It sounds like a cliché, but everyone has a story to tell. For most of us, that story is something we keep to ourselves, maybe because it’s too personal, too difficult to share, or something you …
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Day One - http://lakewoodsentinel.com/stories/vail-film-festival-kicks-off-with-a-celebration-of-women-filmmakers,260331
Day Two - http://lakewoodsentinel.com/stories/day-two-of-vail-film-festival-highlights-diverse-range-of-filmmakers-subjects,260357
Day Three - http://lakewoodsentinel.com/stories/final-day-of-vail-film-festival-honors-filmmakers-and-their-art,260442
Best student film — “Night Call”
Best short film — “In Wonderland”
Best documentary film — “Strike a Rock”
GMC Professional Grade Audience Award — “Surviving Home”
Best narrative feature — “Mary Goes Round”
Excellence in acting award — Aya Cash
It sounds like a cliché, but everyone has a story to tell. For most of us, that story is something we keep to ourselves, maybe because it’s too personal, too difficult to share, or something you think no one would be interested in.
There’s nothing wrong with keeping these stories to ourselves, but when someone decides to step forward and share their story, we should pay attention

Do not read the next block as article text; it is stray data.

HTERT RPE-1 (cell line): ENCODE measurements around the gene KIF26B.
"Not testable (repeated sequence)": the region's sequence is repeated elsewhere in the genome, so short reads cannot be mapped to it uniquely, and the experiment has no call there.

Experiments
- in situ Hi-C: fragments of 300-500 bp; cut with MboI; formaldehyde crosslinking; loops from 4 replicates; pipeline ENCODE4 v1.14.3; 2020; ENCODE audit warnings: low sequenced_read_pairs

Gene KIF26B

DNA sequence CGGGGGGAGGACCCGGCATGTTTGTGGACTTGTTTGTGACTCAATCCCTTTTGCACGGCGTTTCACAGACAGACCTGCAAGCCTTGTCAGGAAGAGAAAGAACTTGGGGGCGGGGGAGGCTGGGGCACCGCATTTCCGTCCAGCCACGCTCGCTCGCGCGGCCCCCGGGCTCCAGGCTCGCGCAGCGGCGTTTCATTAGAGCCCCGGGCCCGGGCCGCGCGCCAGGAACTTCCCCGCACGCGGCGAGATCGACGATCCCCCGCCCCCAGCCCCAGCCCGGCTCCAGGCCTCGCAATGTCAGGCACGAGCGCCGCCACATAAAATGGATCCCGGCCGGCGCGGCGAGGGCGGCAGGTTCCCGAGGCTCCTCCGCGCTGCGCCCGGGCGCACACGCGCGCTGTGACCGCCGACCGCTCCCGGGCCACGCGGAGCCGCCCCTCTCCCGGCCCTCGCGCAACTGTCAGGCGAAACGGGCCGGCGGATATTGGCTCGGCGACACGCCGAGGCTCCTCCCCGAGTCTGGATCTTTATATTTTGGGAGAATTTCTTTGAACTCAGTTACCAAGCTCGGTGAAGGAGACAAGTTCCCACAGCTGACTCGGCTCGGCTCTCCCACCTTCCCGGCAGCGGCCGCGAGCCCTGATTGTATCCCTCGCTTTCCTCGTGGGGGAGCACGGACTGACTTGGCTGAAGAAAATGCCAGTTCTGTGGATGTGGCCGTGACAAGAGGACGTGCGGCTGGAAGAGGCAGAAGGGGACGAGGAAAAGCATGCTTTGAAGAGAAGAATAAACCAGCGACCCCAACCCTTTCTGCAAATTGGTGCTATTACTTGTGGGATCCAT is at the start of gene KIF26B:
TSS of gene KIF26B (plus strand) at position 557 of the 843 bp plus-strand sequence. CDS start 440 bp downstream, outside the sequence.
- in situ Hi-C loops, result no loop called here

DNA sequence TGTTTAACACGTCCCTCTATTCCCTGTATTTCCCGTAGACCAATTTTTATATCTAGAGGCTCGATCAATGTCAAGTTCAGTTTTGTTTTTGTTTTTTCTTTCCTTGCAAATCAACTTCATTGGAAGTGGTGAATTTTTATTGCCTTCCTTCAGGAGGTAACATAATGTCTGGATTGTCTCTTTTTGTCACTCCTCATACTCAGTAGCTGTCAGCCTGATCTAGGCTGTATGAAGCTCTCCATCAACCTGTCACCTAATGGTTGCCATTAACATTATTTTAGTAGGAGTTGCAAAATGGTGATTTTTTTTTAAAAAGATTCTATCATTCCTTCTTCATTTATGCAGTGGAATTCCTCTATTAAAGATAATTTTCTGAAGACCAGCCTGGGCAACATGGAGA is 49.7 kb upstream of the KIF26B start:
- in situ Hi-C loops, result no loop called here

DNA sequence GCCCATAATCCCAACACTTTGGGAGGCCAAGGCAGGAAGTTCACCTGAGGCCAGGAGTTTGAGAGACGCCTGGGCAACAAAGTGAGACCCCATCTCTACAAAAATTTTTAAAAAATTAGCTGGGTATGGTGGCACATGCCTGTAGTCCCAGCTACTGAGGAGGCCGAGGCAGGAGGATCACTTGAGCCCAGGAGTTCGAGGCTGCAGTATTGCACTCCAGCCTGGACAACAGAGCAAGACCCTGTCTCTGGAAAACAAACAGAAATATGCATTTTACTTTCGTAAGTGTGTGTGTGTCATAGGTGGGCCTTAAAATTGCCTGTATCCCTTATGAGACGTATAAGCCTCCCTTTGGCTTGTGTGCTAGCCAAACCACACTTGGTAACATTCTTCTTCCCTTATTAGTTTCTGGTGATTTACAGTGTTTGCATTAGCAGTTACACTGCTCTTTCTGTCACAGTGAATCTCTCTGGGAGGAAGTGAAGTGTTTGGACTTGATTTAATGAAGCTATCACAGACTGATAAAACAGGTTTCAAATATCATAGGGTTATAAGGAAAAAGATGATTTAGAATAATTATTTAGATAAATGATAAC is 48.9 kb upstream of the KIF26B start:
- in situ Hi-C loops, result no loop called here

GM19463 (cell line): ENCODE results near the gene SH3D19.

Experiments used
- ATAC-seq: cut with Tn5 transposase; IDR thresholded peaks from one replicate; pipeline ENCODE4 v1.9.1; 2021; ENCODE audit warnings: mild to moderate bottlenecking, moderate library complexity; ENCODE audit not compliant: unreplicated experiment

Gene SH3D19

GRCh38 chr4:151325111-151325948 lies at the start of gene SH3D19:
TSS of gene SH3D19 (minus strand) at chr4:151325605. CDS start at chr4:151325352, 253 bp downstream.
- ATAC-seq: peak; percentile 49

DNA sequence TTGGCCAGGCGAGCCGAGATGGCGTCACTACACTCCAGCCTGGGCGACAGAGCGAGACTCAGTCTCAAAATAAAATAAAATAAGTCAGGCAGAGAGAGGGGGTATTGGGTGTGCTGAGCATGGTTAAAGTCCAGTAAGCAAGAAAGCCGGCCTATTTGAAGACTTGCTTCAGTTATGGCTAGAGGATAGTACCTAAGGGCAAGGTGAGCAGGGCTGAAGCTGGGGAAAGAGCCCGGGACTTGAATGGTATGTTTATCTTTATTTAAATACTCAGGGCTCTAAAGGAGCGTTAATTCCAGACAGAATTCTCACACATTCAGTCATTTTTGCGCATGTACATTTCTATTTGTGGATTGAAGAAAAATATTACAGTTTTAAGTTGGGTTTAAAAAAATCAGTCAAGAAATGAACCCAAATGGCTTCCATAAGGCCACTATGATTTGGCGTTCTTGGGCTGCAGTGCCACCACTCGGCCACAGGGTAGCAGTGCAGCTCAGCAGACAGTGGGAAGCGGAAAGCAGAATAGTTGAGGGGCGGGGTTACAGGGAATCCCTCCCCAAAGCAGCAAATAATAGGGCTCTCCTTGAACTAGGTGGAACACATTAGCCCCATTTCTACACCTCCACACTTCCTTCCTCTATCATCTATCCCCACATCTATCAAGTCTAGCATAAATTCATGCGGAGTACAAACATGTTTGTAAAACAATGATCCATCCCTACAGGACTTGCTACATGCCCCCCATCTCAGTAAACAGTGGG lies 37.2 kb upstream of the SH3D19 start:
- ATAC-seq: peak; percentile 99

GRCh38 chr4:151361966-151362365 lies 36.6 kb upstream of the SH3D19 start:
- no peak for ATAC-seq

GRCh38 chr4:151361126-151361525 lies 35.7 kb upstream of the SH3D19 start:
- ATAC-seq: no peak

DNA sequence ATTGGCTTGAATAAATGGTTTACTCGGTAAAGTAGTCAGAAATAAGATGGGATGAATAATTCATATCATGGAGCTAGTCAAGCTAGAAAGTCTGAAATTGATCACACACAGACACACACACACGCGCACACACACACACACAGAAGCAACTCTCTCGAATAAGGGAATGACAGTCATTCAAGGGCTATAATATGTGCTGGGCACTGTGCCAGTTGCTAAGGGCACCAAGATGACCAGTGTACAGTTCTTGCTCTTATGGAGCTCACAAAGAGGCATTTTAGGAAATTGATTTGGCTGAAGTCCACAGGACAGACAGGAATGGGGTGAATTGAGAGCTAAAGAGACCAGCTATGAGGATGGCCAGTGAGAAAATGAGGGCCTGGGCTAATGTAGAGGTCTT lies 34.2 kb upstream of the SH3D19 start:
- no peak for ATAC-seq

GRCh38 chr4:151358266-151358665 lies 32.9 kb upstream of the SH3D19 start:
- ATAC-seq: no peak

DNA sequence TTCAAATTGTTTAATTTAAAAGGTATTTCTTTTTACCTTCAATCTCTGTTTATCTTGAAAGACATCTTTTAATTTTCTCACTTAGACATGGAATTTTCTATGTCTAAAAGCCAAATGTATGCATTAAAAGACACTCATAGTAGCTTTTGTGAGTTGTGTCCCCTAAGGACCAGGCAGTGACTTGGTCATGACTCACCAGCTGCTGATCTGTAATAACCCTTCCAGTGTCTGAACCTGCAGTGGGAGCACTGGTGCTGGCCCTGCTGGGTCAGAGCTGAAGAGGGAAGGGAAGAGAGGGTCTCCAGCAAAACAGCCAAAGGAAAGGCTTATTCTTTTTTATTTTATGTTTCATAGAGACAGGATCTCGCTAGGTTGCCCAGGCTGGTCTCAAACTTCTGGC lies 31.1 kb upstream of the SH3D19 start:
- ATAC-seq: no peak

In my three days at the 15th annual Vail Film Festival, April 5-8, I met so many people who shared stories that were of vital importance and learned so much about subjects I would’ve never considered before.
In Kerry David’s documentary, “Bill Coors: The Will to Live” I was shown a portrait of a man with a name every Colorado resident knows and discovered I didn’t know anything at all about him. And I was moved but what I found.
In “Tribal Justice,” director Anne Makepeace introduced me to the powerful community of two Native American tribes in California, and the efforts of their judges to restore health and dignity to their people. And I was motivated by what I found.
In Molly McGlynn’s feature debut, “Mary Goes Round,” the writer/director and lead actress Aya Cash painted a vivid portrait of addiction, forgiveness, and the many surprising roads to empathy. And I was inspired by what I found.
That’s the power of sharing your story.
The festival has grown by leaps and bounds since it was first started by brothers Sean and Scott Cross, but its dedication to sharing stories that people otherwise wouldn’t be exposed to has never faltered.